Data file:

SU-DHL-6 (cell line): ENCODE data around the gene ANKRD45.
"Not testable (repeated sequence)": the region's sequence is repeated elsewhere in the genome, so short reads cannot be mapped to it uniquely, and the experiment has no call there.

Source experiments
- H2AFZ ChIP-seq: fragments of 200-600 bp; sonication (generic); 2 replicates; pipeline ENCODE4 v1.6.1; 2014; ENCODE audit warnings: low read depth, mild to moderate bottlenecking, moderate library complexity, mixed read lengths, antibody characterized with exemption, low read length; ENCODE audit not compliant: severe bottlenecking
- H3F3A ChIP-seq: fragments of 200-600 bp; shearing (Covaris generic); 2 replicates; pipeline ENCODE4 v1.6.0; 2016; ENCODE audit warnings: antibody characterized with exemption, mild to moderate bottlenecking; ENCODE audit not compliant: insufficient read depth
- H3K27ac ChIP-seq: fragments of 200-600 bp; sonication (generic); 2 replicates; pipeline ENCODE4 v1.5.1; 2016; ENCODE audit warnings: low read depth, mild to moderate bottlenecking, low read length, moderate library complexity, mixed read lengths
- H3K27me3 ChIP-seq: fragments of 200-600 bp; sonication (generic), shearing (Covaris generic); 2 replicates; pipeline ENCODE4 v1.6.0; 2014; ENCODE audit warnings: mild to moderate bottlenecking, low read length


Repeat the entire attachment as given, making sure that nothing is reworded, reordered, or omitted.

SU-DHL-6 (cell line): ENCODE data around the gene ANKRD45.
"Not testable (repeated sequence)": the region's sequence is repeated elsewhere in the genome, so short reads cannot be mapped to it uniquely, and the experiment has no call there.

Source experiments
- H2AFZ ChIP-seq: fragments of 200-600 bp; sonication (generic); 2 replicates; pipeline ENCODE4 v1.6.1; 2014; ENCODE audit warnings: low read depth, mild to moderate bottlenecking, moderate library complexity, mixed read lengths, antibody characterized with exemption, low read length; ENCODE audit not compliant: severe bottlenecking
- H3F3A ChIP-seq: fragments of 200-600 bp; shearing (Covaris generic); 2 replicates; pipeline ENCODE4 v1.6.0; 2016; ENCODE audit warnings: antibody characterized with exemption, mild to moderate bottlenecking; ENCODE audit not compliant: insufficient read depth
- H3K27ac ChIP-seq: fragments of 200-600 bp; sonication (generic); 2 replicates; pipeline ENCODE4 v1.5.1; 2016; ENCODE audit warnings: low read depth, mild to moderate bottlenecking, low read length, moderate library complexity, mixed read lengths
- H3K27me3 ChIP-seq: fragments of 200-600 bp; sonication (generic), shearing (Covaris generic); 2 replicates; pipeline ENCODE4 v1.6.0; 2014; ENCODE audit warnings: mild to moderate bottlenecking, low read length